New Southern Voices March 25, 2011Posted by Mark Folse in 504, New Orleans, NOLA, Toulouse Street.
Tags: southern writing, Tennessee Williams Festival
If this post seems telegraphic I am already regretting my decision to try and live blog from the Druid as Google’s OS insists I must mean when I type Droid.
The short version of the New Southern Voices panel is that all of the panelists have written historic novels, prompting me to ask them about the role of a sense of history in Southern writing. Skip Horack, author of a new novel The Eden Hunter set in post War of 1812 Spanish Florida gave the short version: “there are ghosts everywhere.”
Minrose Gwin whose The Queen of Palmyra recounts a fifty something woman’s recollections of the Civil Rights summer of ’63 gave a response in keeping with her book and background as a Southern literary scholar, “I think Southerners are mire aware of history because of the Civil War and the vexed history of race.” She grew up in her grandparents’ house in which “people were always telling stories of the old times…the stories always changed but were about the past.”
To Be Continued: my Pimm’s Cup is here at the Napoleon House and soon my lunch will soon follow.
LATER: The Druid app for WordPress filled the first version of this with unwanted blockquotes. Weird.
Josh Russell, asked about their place in the Southern tradition said” we’re new Southern voices in the new South. The”NY publishing establishment has this thing for stories about the old South.” He suggested to succeed as a Southern writer be sure to include hog jowls. And a dead mule and some sorghum, Gwin added. Horack brought up a remark made about Eudora Welty that she was a Catholic writer in the South, suggesting newer writers like themselves are” more a _________ writer in the South.
“How do I position myself in the tradition of Southern writers? I don’t do that. I’d probably be paralyzed,” he added. Minrose said she worried about being “derivative” if she spent too much time worrying about her place in the tradition. Russell said he was not a Southerner by birth, and had lived in New Orleans “which is not a typical Southern city” and Atlanta “which doesn’t look like a Southern city.”
The panelists spoke at some length about their decision to write a historical novel, and about the mechanisms for writing such a work. Horack said his grew out of his interest in the story of a British fort on the Apalachicola River in north Florida est aablished by the British during the war of 1812 to recruit run-away slaves to fight the United States. The fort never saw action, but when abandoned by the British was left in charge of the slaves. He found the story fascinating, but made several false starts until he began a draft from the point of view of a slave, an African pygmy who escapes his missionary owners, the character an outside even among slaves. He even traveled to the Ituri forest, home of the Central African pygmy people.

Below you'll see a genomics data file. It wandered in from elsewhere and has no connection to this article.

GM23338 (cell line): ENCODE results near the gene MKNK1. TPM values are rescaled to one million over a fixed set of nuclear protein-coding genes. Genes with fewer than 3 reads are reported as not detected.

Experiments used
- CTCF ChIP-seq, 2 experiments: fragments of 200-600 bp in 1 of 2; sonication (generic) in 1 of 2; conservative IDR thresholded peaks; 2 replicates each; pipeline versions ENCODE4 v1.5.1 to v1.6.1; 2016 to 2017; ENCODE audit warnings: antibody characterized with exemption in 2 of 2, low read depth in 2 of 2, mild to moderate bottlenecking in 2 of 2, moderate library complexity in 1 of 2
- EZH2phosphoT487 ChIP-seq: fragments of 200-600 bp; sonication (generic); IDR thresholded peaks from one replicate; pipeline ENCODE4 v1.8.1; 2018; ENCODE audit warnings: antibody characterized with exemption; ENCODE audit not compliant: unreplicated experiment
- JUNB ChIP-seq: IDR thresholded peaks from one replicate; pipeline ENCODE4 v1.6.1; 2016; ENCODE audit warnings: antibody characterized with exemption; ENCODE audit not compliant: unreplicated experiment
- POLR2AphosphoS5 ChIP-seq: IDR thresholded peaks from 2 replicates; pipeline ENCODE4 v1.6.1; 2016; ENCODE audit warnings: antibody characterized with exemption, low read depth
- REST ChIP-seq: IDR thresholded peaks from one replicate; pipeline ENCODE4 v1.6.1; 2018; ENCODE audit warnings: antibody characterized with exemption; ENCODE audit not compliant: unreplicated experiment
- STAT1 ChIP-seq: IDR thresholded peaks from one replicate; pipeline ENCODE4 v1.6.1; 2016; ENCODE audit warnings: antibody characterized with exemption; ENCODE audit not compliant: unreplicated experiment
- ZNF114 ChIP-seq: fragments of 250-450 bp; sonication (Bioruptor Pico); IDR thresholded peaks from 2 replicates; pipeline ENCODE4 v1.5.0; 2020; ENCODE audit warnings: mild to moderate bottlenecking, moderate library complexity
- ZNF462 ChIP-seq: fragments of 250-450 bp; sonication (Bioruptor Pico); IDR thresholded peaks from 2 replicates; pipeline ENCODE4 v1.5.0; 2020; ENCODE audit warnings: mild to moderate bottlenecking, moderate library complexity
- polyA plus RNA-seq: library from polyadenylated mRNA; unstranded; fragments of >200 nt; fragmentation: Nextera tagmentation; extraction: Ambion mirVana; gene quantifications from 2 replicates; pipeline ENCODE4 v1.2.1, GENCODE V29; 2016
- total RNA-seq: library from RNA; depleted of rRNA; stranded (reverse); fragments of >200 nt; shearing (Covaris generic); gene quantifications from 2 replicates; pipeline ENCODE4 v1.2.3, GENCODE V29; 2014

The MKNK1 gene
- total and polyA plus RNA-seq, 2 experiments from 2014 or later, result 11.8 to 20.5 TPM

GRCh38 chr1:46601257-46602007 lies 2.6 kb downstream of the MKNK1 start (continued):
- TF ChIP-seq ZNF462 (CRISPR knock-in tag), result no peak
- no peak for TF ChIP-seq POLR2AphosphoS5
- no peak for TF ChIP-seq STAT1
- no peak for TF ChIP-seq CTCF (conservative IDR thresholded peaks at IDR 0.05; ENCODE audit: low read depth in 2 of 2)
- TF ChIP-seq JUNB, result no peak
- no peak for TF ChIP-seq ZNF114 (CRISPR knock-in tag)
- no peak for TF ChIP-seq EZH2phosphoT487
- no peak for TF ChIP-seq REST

He said his real fascination is the natural environment of the South he loves dropping a character into tha setting “and see what they will notice.” and got off perhaps the best line of the morning and proved his point about himself when he described the “psychic distance” of his voice in The Eden Hunter as “like a hummingbird hovering 10 feet over my character and swooping down into his head now and then.”
Minrose’s tale of a women reconsidering her childhood in rural Mississippi in 1963 as the daughter of a “nighthawk” of the Klu Klux Klan and the town’s alcoholic cake lady grew out of an academic book she has been working on about Medger Evers. “I wanted to write a novel with these characters.” Minrose’s character is a fifty-something woman recounting her girlhood, and she said the “biggest challenge was getting that ebb and flow of the older voice and the younger voice” as the story slips into the events of the period.
Russell recounted a conversation the panelists had by email before Friday, and the term “hyperreal” he coined to describe the way some historical fiction has this obligation to “make things very real.” Modern writing, he said, tends to be very sketchy about scene favoring character but in historical fiction a lot of time is spent on scene setting. He explained that he did take some liberties with history, some accidental (such as transposing events a year) in writing his novel Yellow Jack, and how worried he was at his first reading in New Orleans. “Everyone who lives in New Orleans is a historian” and he thought he’d be picked apart for his changes to geography and chronology. Instead, he learned later that docents at the Cabildo are required to read Yellow Jack as their primary text on the yellow fever epidemics in the city.
He expounded on the difference between “literary” historical fiction and “genre” historical fiction, insisting listeners put quotes around those words, calling genre historical fiction “hoop skirts on the veranda” works. History, he suggested, can be improved by “telling lies. Never let history get in the way of character-driven fiction,” he concluded.